5. One of the keys to the Celtics defense is their ability to switch everything. That’s pretty evident even to a non-sophisticated eye. But looking a little deeper is to appreciate Boston’s ability to execute switch-backs and jump-switches. One of the key players with this skill is Smart. Smart regularly scrambles weaker defenders, like Irving, out of bad matchups. He did this several times against the Pelicans. It’s hard to pull your eyes off the ball when watching games, but peek away on occasion. Some of the best stuff Boston does on defense happens away from the ball.

6. Tatum has had his struggles in his sophomore year. But he’s coming back around over the last few games. His offensive decision-making has been better. This game was a good example. Tatum was just 1-of-6 shooting in the first half, but they were all good looks. In the second half, he hit 6-of-8 and scored 15 of his 20 points.

One other thing was his effort on defense. He was a big part of holding New Orleans’ wings in check. This effort against E’Twaun Moore in transition is a great example of Tatum using his physical gifts to get back in a play he was initially beaten on:

7. The Celtics also unlocked Horford as a playmaker in this game. He did a lot more ballhandling around the perimeter than he has in most games this season. That helps open up Boston’s offense. There aren’t many centers who can make this pass:

8. Coming into this game, the Celtics were among the worst teams in the NBA at scoring points in the paint. The Pelicans were the NBA’s best. Boston attacked the paint on a more regular basis against New Orleans than usual. Part of that was going at Mirotic on a regular basis, but it was also just a change in mindset to get the ball inside.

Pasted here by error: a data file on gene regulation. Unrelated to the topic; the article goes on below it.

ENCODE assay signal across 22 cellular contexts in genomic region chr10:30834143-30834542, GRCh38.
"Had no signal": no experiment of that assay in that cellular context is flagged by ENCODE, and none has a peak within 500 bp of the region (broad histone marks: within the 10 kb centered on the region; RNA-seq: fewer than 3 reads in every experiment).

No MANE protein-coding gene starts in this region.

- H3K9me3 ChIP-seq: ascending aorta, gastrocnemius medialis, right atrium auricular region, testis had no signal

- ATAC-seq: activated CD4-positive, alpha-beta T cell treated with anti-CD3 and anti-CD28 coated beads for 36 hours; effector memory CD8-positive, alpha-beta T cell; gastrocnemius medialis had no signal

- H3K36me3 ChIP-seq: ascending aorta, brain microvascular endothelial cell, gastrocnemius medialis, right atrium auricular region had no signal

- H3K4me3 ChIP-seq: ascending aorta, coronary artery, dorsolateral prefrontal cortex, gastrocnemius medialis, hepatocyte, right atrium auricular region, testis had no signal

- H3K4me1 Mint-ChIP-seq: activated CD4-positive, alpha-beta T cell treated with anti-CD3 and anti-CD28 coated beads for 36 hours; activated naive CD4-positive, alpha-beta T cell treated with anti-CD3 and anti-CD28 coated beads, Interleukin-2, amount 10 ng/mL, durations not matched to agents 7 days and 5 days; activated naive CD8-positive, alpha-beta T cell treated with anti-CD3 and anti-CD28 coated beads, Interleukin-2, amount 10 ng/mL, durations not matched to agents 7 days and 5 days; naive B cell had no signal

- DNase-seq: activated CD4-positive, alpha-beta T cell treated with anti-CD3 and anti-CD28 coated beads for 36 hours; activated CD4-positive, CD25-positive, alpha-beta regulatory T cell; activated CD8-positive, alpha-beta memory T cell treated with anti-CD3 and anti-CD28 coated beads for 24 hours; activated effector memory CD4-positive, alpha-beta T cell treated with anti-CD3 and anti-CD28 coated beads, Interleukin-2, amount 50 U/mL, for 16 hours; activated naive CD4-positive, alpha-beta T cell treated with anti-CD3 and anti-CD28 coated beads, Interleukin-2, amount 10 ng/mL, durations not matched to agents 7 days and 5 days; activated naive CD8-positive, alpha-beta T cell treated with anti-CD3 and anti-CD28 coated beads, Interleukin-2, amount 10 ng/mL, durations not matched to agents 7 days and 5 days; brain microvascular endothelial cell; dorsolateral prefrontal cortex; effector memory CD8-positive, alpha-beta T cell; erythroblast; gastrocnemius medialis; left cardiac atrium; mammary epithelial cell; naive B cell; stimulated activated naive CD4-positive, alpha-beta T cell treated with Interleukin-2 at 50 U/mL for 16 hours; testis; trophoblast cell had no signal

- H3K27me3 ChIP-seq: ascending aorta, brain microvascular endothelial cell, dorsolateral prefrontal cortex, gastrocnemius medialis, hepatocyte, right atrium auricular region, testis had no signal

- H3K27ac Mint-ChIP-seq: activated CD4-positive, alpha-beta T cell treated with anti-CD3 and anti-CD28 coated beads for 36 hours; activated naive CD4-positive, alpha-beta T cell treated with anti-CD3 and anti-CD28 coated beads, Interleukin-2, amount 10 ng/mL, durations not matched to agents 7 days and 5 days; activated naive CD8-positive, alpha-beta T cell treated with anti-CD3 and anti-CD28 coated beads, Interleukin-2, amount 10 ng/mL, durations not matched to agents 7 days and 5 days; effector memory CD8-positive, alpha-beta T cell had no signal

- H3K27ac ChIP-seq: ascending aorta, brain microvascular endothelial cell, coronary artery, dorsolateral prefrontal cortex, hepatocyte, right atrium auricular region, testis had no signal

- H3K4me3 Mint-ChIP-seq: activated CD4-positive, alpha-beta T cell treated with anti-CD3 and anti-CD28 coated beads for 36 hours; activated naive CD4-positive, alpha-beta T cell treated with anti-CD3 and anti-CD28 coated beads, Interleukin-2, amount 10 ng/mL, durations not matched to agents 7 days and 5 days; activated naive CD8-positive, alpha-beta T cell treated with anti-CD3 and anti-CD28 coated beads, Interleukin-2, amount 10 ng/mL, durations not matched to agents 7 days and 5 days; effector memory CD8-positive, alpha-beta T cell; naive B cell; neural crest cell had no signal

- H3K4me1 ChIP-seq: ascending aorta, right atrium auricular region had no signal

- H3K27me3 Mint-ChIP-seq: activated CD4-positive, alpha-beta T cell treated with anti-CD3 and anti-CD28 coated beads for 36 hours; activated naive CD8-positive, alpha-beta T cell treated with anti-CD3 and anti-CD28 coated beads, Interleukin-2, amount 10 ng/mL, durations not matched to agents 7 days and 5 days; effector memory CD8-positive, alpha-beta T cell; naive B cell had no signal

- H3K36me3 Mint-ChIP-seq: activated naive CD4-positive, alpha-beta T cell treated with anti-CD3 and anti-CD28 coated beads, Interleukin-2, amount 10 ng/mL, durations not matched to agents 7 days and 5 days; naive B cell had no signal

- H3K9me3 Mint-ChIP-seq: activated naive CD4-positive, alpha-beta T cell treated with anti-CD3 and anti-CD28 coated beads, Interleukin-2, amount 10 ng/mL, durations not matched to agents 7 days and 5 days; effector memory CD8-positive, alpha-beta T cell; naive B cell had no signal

On defense, the Celtics focused on limiting Davis, but were solid protecting the rim against drives as well. All of it led to a +8 advantage on points in the paint, which was an unexpected contributor to the road win.

9. In addition to protecting the paint, Boston had active hands all game. They piled up 14 steals and forced 22 turnovers overall. The Celtics also had multiple deflections and tips to keep loose balls and rebounds alive. It was a performance reminiscent of the Boston teams of the last few years.

10. The Pelicans made a run in the fourth quarter, mostly because that is what NBA teams do. New Orleans cut it to a six-point game early in the final frame. Unlike most games this year, the Celtics had an answer. They stuck together, played as a team and moved the ball, and they were rewarded with good shots over and over down the stretch.

Part of that staying together was scheme from Stevens. The Pelicans again put Mirotic on Smart, but tweaked it by keeping Davis home in the paint. Stevens adjusted to the adjustment by making Smart the pick and roll ballhandler. This made Mirotic have to defend the action. It also created some open shots for Horford late in the game. One further wrinkle was using Irving as the screener. That was a new one and something to watch for in future games, as Boston had a lot of success with those actions.